London Review of Books: An Anthology (No. 3)
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Erudite, witty and often controversial, The London Review of Books informs and entertains its readers with a fortnightly dose of the best and liveliest of all things cultural.
This anthology brings together some of the most memorable pieces from recent years, includes Alan Bennett’s Diary, Christopher Hitchens on Bill Clinton’s presidency, Terry Castle’s hotly-debated reading of Jane Austen’s letters, Jerry Fodor taking issue with Richard Dawkins on evolution, Victor Kiernan on treason, Jenny Diski musing on death, Stephen Frears’ adventures in Hollywood, Linda Colley on Nancy Reagan, Frank Kermode on Paul de Man and much much more.
dislikes. The native baddies explain that the British don’t do rendition, and we are left to feel that Americans do. The progressive politics noticeable in the books evokes, at times, the politics of the courageous former Foreign Office diplomat, Carne Ross, to whom acknowledgment is made. Operation Wildlife is located on Gibraltar, and it appears to be important that the British belligerents who are tricked into participation, and forced to witness the shooting of a mother and child, keep their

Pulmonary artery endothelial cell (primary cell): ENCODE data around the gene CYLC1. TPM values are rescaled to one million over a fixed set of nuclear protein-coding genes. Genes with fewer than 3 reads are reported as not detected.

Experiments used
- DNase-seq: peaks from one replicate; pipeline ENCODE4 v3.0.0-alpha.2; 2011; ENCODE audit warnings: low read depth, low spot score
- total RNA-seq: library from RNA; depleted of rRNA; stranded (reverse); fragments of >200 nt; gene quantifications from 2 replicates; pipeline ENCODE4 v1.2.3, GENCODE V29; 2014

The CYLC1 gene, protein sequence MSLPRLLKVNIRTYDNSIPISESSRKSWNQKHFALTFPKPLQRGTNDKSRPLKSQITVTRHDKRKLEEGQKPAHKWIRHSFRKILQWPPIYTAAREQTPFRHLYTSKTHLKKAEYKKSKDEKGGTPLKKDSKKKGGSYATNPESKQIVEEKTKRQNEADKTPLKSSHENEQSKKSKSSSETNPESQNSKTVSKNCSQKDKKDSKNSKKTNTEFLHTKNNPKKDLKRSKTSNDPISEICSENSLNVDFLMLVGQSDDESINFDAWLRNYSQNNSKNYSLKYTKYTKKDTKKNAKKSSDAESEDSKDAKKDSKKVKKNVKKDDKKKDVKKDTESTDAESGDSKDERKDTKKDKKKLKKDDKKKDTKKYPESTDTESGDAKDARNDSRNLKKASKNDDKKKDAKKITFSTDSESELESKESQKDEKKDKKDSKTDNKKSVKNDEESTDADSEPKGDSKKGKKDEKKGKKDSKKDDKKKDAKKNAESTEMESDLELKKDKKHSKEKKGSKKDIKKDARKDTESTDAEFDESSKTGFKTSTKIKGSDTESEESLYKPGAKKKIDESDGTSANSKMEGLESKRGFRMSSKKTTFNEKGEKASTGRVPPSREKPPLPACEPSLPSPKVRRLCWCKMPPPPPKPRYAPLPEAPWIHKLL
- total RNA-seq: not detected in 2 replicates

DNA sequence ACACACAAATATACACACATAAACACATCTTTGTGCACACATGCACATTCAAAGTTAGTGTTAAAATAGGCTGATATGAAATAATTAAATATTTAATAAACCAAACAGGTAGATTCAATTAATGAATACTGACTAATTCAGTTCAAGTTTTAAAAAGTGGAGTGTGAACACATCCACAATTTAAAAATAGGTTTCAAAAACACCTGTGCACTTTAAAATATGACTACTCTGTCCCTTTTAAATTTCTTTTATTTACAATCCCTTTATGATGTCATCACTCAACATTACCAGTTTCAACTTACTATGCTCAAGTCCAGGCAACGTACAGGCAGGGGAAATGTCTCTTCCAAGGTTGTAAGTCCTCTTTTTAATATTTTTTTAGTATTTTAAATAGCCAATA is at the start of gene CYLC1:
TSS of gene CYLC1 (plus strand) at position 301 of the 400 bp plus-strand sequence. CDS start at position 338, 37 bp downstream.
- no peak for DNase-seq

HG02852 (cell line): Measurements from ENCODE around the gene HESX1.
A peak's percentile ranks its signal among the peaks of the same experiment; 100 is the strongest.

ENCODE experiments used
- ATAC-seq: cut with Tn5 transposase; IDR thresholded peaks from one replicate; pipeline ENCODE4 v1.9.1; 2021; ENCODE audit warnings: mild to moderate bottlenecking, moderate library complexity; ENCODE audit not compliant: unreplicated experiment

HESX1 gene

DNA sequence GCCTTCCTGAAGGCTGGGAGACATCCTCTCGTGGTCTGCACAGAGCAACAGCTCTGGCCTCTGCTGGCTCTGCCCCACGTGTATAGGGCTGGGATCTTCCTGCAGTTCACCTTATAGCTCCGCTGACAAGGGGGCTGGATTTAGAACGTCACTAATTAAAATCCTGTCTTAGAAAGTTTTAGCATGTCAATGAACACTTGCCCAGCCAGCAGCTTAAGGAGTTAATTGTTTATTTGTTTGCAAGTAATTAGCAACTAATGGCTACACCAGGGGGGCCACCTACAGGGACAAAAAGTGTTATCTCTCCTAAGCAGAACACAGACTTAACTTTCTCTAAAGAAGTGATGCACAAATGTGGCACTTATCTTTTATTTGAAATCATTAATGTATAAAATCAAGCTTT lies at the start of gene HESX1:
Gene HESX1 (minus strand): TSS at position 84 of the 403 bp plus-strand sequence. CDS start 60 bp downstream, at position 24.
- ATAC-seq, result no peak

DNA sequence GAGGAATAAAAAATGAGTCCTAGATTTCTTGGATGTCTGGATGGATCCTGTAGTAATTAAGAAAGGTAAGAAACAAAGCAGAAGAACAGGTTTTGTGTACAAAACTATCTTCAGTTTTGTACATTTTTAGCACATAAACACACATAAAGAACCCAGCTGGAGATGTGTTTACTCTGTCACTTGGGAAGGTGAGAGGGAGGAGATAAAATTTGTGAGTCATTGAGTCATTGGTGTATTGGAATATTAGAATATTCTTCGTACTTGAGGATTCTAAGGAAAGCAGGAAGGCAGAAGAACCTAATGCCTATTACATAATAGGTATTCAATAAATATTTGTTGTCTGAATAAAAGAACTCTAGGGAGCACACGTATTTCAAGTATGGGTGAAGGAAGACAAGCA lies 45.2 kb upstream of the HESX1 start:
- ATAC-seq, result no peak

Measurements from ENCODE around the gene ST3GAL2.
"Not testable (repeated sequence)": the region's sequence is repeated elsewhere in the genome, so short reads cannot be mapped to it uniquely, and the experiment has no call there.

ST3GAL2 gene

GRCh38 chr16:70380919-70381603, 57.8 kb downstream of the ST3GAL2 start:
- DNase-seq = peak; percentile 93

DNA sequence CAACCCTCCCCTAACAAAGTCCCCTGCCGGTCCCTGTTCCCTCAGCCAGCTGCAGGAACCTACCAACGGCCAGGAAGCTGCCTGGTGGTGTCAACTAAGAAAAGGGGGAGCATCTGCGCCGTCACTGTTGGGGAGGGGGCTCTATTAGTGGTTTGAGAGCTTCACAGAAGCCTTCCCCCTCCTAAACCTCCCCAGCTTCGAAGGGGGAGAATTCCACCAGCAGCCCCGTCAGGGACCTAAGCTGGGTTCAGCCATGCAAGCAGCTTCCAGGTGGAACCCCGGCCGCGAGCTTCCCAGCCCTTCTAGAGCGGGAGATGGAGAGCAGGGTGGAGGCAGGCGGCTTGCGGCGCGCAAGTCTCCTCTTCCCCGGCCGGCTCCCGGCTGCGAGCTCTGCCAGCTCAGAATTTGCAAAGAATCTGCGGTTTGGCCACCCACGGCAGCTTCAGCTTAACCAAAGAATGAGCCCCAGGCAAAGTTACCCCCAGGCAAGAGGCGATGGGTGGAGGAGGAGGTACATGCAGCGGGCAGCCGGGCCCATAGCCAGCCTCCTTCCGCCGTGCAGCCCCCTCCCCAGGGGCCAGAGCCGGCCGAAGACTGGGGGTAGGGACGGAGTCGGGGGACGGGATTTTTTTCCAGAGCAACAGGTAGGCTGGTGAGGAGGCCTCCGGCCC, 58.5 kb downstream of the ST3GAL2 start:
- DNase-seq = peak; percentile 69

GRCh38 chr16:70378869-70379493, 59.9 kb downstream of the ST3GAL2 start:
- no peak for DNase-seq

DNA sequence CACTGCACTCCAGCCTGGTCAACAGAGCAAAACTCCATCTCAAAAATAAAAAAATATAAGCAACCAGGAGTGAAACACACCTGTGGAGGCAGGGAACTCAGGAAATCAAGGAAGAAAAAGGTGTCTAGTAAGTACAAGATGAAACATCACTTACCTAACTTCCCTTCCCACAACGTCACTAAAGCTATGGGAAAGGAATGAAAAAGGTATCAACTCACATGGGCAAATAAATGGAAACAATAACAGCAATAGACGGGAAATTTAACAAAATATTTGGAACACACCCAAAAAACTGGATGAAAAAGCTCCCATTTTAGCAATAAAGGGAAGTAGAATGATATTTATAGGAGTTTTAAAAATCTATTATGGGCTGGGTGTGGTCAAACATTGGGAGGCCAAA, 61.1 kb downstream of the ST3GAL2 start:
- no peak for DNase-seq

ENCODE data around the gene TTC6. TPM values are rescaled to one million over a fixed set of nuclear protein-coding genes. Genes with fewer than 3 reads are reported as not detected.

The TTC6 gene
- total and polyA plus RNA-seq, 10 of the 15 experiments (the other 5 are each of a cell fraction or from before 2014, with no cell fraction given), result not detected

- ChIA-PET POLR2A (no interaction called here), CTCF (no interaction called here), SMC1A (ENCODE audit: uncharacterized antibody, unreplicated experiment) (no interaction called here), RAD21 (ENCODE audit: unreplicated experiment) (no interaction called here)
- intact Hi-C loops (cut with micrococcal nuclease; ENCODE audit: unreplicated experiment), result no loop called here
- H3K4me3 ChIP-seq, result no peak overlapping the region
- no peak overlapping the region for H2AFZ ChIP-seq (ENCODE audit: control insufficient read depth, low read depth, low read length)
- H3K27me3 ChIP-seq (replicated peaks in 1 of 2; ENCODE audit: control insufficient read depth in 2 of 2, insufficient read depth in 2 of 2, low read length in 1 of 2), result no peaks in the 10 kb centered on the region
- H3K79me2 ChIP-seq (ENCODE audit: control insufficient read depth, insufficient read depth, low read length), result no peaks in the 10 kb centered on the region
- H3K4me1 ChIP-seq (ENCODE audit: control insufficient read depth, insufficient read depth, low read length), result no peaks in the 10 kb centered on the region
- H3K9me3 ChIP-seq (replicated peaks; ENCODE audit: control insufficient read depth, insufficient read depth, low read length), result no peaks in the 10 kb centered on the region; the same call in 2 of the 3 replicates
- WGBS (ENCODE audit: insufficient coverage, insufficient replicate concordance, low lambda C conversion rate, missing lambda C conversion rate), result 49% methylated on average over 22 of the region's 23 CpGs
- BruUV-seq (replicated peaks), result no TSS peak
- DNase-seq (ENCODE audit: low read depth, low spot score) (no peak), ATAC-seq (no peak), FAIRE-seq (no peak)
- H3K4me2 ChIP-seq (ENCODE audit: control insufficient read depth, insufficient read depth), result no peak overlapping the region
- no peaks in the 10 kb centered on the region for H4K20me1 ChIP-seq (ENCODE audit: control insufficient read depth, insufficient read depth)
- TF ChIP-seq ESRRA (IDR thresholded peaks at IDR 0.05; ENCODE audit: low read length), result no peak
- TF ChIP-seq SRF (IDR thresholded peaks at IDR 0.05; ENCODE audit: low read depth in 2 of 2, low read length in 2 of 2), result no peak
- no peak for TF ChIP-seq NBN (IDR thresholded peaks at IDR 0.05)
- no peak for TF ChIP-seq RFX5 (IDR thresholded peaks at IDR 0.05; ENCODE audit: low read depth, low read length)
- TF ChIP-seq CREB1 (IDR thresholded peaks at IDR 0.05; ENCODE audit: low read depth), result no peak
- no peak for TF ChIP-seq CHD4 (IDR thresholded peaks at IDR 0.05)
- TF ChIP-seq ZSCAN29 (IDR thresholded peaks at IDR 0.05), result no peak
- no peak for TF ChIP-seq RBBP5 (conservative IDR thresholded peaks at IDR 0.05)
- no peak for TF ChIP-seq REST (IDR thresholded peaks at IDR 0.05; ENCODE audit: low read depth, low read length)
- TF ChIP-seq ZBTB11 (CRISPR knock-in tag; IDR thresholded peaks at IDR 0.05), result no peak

advantage of being able to moor next to your garden, allowing you to step straight off the boat onto your poolside recliner. So the brochure has it, anyway, the same brochure piled up in the lobby of the Four Seasons that describes Cyprus like this: ‘A stable economy and low cost of living is complemented by one of the most beneficial tax regimes in Europe … with a legal framework based on the English system, buying property is easy.’ It was a Saturday morning, and in a little bar by the
1825, and there seems no reason to doubt this identification. Instead Jones jeopardised his career by publishing on a grander if more theoretical subject. The Principles of Government, in a Dialogue between a Scholar and a Peasant (1782) was again published as a free pamphlet by the Society for Constitutional Information. In the discursive context of elite republicanism (Jones first wrote it in French for coterie circulation), there was nothing particularly outspoken about the text. But after
BBC London News. She’d been quite chuffed to be asked to cover the funeral, picturing a prime spot in Westminster, on the Strand, if not inside St Paul’s – only to learn that they had banished her to Tilbury Town. Wherever that proved to be, it was a long haul from her home in Windsor. And now that she was here, she couldn’t find anywhere open, or anyone to talk to: not a docker, not a UKIP cheerleader, not a card-carrying leftist willing to be sound-bitten. Delighted to have bumped into someone,
identity was disclosed on the Radio 4 programme Document in 2007 and a report followed in the Daily Mail. Michael Walker Cologne * * * The Slaves of São Tomé Reading Toby Green’s account of Roger Casement’s visit to a coffee plantation in northern Angola in 1902, I was struck by the parallels with the memories of local people I met on the island of Principe in the late 1990s (LRB, 11 April). The Portuguese continued to exploit indentured labour (slaves, effectively) on cocoa plantations